Saturday, July 13, 2024

Telephone communication: how did it appear in Manhattan?

It seems that only recently there were telephone booths all over Manhattan, but by the 20s of the twenty-first century they were gone. The latter were replaced by more convenient mobile phones. Although the last telephone booths were removed from the streets of Manhattan several decades ago, the history of telephone communication will always live on. Read more on manhattan-future.

In 1926, the major New York Telephone Company established its new headquarters at 140 West Street in Manhattan. The building is a unique example of the Art Deco style of architecture. It took five years to build and required excavation to a depth of seventy feet (or 21 meters). The construction of this building was characterized by prominent people of the city as a monument to a new era of construction of high-rise buildings (skyscrapers), redefining the entire skyline of Manhattan and New York.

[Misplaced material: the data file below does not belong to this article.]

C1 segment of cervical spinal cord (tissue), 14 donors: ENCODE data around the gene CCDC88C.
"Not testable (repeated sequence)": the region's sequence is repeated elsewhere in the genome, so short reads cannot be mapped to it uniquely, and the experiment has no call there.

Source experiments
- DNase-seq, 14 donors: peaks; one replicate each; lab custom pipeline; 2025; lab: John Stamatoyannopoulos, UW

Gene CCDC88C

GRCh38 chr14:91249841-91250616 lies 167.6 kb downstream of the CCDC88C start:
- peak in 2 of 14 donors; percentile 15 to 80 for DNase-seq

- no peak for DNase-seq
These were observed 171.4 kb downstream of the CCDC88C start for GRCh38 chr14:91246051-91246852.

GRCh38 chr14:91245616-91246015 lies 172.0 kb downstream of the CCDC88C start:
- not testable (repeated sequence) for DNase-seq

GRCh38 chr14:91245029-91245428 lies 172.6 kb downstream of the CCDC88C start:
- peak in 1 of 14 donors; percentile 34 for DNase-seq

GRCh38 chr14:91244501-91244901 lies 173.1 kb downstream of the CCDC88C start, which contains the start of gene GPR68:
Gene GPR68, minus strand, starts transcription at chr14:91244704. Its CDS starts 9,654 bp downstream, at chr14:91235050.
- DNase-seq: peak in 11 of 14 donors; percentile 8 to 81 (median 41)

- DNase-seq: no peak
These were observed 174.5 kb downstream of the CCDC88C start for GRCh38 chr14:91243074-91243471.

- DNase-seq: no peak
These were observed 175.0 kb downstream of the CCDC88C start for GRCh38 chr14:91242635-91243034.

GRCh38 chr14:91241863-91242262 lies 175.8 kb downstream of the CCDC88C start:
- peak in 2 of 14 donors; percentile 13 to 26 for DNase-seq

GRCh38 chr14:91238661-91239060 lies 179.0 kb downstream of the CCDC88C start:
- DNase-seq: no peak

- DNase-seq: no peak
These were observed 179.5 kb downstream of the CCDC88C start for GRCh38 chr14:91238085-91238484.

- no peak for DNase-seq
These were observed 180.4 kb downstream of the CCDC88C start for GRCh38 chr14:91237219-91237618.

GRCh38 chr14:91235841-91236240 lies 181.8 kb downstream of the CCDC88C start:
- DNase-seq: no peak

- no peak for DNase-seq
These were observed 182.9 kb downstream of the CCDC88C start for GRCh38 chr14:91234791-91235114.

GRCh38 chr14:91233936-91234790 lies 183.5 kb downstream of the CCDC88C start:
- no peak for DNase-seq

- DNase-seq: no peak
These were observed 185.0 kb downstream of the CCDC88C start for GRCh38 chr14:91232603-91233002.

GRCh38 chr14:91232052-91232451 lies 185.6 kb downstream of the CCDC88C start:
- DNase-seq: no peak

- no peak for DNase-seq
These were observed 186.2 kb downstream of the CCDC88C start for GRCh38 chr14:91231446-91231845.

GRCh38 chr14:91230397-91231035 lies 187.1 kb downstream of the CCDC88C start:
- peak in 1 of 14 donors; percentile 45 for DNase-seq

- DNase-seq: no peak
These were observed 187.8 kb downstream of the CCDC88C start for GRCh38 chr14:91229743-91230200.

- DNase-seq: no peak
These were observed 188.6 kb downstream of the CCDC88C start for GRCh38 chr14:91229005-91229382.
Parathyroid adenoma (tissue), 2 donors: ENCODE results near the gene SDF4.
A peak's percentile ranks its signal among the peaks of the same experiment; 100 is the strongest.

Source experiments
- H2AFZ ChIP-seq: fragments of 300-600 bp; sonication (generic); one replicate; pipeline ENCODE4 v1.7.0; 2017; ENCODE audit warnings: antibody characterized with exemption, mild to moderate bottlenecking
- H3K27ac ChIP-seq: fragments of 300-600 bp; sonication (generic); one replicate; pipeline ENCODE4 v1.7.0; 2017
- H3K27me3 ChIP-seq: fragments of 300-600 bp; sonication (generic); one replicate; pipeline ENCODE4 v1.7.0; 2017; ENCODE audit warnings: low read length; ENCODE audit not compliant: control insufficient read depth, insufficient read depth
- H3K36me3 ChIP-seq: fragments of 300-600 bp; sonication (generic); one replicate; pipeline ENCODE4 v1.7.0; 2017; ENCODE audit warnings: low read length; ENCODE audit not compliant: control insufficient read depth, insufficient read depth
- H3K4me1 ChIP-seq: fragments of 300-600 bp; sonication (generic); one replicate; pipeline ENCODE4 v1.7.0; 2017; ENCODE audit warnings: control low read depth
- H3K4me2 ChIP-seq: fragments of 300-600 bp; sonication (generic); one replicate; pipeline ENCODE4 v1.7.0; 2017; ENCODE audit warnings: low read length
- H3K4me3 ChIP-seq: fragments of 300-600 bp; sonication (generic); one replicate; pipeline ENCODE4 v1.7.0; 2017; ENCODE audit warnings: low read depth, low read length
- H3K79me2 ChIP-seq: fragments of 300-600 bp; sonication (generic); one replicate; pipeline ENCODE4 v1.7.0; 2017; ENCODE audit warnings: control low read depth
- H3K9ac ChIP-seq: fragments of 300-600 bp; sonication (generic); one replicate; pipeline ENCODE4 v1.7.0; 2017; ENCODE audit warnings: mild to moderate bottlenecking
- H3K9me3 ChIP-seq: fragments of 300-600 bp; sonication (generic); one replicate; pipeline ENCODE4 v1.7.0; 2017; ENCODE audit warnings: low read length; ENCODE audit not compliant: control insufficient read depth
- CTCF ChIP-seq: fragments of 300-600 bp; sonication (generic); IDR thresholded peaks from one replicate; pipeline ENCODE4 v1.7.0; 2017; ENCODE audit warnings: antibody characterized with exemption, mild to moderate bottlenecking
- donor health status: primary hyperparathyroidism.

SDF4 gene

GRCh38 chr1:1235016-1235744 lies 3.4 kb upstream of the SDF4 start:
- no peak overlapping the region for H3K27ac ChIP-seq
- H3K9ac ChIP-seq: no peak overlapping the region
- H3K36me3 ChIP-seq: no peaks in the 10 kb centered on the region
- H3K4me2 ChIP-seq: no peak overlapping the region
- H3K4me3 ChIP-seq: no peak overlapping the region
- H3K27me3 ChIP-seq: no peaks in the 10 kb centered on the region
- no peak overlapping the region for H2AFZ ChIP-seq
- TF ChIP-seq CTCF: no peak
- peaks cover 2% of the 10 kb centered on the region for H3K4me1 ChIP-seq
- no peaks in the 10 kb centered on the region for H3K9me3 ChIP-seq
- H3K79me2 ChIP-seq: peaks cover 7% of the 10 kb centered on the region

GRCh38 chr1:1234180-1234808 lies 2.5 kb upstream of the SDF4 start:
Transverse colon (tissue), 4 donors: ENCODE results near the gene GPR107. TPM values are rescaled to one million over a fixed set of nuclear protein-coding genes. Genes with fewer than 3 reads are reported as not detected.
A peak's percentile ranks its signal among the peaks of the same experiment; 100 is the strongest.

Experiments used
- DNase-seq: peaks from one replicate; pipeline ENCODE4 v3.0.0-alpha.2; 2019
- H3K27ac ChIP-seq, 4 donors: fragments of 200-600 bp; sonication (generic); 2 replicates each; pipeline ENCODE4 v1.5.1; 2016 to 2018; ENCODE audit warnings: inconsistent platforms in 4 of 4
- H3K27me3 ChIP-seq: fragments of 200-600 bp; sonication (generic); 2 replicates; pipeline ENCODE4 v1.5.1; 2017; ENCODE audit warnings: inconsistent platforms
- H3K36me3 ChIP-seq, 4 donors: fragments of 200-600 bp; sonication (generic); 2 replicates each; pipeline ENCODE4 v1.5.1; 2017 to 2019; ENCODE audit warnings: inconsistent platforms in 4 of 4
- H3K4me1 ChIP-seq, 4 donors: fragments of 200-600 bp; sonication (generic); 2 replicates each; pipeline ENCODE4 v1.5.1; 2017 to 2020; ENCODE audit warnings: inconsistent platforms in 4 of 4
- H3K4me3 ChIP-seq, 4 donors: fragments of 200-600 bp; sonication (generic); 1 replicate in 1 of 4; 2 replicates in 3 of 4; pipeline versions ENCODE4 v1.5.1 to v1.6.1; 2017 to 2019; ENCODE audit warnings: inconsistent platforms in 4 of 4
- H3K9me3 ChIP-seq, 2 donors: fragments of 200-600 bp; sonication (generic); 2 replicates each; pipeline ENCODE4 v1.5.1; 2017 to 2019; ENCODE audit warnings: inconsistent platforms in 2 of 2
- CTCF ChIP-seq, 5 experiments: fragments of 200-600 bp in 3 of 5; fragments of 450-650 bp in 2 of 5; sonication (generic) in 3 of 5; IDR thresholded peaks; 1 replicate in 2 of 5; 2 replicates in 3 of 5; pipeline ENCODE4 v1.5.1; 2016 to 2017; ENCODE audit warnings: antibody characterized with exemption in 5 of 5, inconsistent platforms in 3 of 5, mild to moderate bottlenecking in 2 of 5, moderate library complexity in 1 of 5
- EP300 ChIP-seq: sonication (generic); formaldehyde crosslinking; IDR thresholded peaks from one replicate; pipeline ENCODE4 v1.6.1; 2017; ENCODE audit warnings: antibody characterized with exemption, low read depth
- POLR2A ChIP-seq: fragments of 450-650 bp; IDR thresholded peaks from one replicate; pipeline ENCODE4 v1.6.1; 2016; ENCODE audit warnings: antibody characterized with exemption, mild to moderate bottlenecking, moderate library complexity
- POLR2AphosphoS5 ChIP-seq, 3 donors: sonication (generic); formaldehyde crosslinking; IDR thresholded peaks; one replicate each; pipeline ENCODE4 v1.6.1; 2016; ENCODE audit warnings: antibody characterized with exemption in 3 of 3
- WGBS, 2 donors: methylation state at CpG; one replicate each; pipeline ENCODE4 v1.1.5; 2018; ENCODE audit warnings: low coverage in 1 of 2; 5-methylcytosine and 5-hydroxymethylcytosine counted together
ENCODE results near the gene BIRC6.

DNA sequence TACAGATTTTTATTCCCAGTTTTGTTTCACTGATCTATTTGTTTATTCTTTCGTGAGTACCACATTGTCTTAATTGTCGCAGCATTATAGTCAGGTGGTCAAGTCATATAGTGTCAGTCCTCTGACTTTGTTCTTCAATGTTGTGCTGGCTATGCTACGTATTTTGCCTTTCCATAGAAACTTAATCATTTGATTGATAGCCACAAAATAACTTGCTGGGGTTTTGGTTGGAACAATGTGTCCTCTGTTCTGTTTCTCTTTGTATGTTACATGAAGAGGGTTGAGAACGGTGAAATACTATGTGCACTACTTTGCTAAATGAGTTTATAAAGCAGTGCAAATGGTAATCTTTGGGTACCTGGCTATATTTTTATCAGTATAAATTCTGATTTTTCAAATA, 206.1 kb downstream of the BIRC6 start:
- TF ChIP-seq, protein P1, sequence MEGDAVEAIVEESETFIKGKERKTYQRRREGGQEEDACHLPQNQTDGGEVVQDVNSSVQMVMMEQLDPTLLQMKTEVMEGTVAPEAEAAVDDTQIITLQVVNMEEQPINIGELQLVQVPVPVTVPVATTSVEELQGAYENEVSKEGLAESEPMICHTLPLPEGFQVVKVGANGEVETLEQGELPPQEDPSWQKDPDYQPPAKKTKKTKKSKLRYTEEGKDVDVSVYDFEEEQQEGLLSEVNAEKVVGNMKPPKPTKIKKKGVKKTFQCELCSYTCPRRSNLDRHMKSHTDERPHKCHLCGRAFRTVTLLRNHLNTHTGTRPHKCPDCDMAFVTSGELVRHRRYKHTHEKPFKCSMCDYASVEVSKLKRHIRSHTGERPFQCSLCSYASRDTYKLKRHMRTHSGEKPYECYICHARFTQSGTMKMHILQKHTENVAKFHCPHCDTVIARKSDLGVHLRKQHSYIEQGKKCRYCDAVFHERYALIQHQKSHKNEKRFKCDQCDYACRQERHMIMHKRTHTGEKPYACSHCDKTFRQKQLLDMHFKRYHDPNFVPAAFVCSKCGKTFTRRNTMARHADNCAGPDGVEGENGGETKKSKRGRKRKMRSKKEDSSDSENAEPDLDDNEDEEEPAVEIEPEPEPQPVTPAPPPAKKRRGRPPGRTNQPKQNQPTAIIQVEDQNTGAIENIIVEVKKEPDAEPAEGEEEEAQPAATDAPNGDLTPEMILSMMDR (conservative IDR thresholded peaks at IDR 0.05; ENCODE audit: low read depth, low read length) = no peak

The construction of the headquarters of a major New York telephone company was highly praised by Manhattan critics. One of these critics, Lewis Mumford, considered the construction of such a building to be a model of modern business with all the basic features, and the headquarters had no shortcomings.

The need to develop telephone service in Manhattan